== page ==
PacBio users have been regularly serving up new microbial genome assemblies, and we’re glad to see that they’re using our BluePippin automated DNA size selection instrument to get the best results.
These are just some of the genome announcements published in the last few months:
A pathogen affecting economically important crops, such as melons and gourds, which had not previously been sequenced. Scientists present a draft sequence containing seven contigs and many phage or prophage elements.
Clostridium sporogenes DSM 795T
Researchers published this first whole genome sequence of this bacterium, a nontoxigenic relative of Clostridium botulinum. The genome was finished into a single contig of about 4 Mb and contains dozens of identical sequence copies greater than 1,000 bases.
A member of a group of sulfur-oxidizing bacteria, Sedimenticola thiotaurini strain SIP-G1 was sequenced and presented as a closed genome assembly. Scientists identified pathways not found in other members of this genus.
Scientists sequenced and annotated Microcystis aeruginosa NIES-2549, a freshwater cyanobacterium. The genome is almost 4.3 Mb and was sequenced to help understand the species’ ability to produce hepatotoxic cyanotoxins, which cause major environmental damage.
Escherichia coli O96:H19
This E. coli strain was responsible for a foodborne outbreak in Milan last year in which the organism’s pathogenicity was far more severe than usual. The published genome sequence is fully closed and allows scientists to study its acquired virulence.
In a Biotechniques paper this month, scientists from The Genome Analysis Centre describe a new method for mate-pair sequencing that saves time and money while decreasing the amount of input DNA required. The method is based on SageELF, which automatically generates 12 contiguous fractions of DNA from a single sample.
Led by Darren Heavens, the authors report that length and quantity of input DNA have been problematic factors in the preparation of long mate-pair (LMP) libraries for next-gen sequencing. To address that issue, they adjusted the sample prep protocol to use SageELF instead of conventional gel-based sizing, and then chose the fraction that best met their target fragment length.
“Using the SageELF streamlines the library construction process, allowing LMP libraries >10 kb to be constructed in under 2 days with <10 µg input material,” the scientists write. “For many genome projects, multiple insert size LMP libraries are required, and the ability to construct up to 12 discretely sized libraries for a combined reagent cost of $1270 compared with the reagent cost of $715 for a single insert size LMP library highlights the potential cost savings.” The protocol was developed to optimize the Nextera-based long mate-pair kit for library construction. In addition to the initial round of size selection with SageELF, the scientists conduct another sizing step on the BluePippin prior to Illumina sequencing to ensure selection of DNA fragments best suited for the platform. The protocol pays off by saving time and money in library prep, as well as by reducing the need for larger volumes of input DNA. It also leads to better sequencing results. “Accurately determining the size and span of the inserts for mate pair libraries simplifies the scaffolding problem, enabling the assembly of longer, more precise sequences with fewer non-determined bases (runs of N bases), empowering all subsequent downstream analysis,” the scientists report. Check out the full paper: “A method to simultaneously construct up to 12 differently sized Illumina Nextera long mate pair libraries with reduced DNA input, time, and cost.”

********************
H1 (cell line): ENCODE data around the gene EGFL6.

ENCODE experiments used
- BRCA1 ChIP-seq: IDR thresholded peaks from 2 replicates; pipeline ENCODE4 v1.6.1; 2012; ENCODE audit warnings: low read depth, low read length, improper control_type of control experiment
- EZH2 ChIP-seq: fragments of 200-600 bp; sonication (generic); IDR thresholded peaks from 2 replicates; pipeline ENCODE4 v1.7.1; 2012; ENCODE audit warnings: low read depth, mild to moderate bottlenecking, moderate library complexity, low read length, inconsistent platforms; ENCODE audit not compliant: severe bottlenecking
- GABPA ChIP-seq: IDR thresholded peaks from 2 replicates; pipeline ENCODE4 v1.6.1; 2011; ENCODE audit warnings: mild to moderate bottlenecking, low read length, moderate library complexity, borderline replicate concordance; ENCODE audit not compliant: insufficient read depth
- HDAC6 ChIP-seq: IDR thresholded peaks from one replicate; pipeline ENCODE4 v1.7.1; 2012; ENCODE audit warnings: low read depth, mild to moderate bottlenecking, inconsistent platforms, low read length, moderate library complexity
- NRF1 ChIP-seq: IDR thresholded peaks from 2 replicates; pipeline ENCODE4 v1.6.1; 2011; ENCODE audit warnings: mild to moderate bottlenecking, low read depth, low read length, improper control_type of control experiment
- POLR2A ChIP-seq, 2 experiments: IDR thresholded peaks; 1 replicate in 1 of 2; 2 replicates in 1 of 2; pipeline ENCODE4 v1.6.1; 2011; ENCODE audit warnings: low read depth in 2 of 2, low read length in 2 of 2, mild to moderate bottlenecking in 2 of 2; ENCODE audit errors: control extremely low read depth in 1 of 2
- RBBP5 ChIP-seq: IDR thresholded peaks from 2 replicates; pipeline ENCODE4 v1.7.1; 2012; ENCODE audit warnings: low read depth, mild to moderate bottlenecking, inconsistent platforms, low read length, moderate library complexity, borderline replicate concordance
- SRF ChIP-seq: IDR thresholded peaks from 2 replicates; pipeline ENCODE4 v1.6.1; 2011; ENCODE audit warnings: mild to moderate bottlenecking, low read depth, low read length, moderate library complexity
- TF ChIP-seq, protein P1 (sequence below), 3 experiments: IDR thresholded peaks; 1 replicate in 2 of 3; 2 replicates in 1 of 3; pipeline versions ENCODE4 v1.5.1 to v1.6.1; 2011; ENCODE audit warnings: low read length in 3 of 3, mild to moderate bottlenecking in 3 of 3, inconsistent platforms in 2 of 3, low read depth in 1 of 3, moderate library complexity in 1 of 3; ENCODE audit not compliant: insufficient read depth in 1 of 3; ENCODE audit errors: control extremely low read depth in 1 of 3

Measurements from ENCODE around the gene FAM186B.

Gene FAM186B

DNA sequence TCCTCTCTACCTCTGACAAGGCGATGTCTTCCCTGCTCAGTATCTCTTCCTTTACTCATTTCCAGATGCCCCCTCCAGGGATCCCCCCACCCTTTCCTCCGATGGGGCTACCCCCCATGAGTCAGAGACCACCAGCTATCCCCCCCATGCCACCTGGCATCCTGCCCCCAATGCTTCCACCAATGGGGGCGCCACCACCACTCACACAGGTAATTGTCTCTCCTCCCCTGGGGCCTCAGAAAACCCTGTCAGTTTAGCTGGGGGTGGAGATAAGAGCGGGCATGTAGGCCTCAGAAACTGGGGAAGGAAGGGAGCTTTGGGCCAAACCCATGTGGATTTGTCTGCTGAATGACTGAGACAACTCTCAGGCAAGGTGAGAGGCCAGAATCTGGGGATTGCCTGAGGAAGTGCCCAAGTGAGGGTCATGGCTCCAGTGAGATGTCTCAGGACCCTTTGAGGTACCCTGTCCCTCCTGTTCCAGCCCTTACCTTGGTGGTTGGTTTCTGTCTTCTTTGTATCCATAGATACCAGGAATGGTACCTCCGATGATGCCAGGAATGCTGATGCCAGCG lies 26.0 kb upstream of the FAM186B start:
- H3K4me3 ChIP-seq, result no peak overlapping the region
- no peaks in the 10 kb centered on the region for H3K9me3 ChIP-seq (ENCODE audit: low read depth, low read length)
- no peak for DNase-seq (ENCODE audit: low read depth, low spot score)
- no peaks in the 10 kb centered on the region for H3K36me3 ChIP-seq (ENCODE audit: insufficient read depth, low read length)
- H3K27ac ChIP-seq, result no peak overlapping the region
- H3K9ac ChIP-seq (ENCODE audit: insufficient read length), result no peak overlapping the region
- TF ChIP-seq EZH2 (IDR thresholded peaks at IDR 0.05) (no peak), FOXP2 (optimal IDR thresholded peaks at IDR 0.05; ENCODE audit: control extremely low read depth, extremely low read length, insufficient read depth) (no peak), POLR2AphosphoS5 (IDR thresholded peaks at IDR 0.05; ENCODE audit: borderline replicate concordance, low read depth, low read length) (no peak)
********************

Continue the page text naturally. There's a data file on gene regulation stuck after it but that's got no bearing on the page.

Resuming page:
And for more on the TGAC team, check out this brief profile.
A team of scientists from the Icahn School of Medicine at Mount Sinai, Weill Cornell Medical College, Cold Spring Harbor Laboratory, European Molecular Biology Laboratory, and other institutions published the first analysis of a diploid human genome produced by combining single-molecule technologies.
Lead authors Matthew Pendleton, Robert Sebra, Andy Pang, and Ajay Ummat, along with their colleagues, report that integrating results from different technology platforms led to significant improvements in contiguity, with scaffold N50 values nearly 30 Mb. The high-quality assembly also allowed the team to find complex structural variants that can’t be detected in assemblies produced from short-read data.
The scientists used SMRT® Sequencing from Pacific Biosciences as well as genome maps from BioNano Genomics. “Our work shows that it is now possible to integrate single-molecule and high-throughput sequence data to generate de novo assembled genomes that approach reference quality,” they report.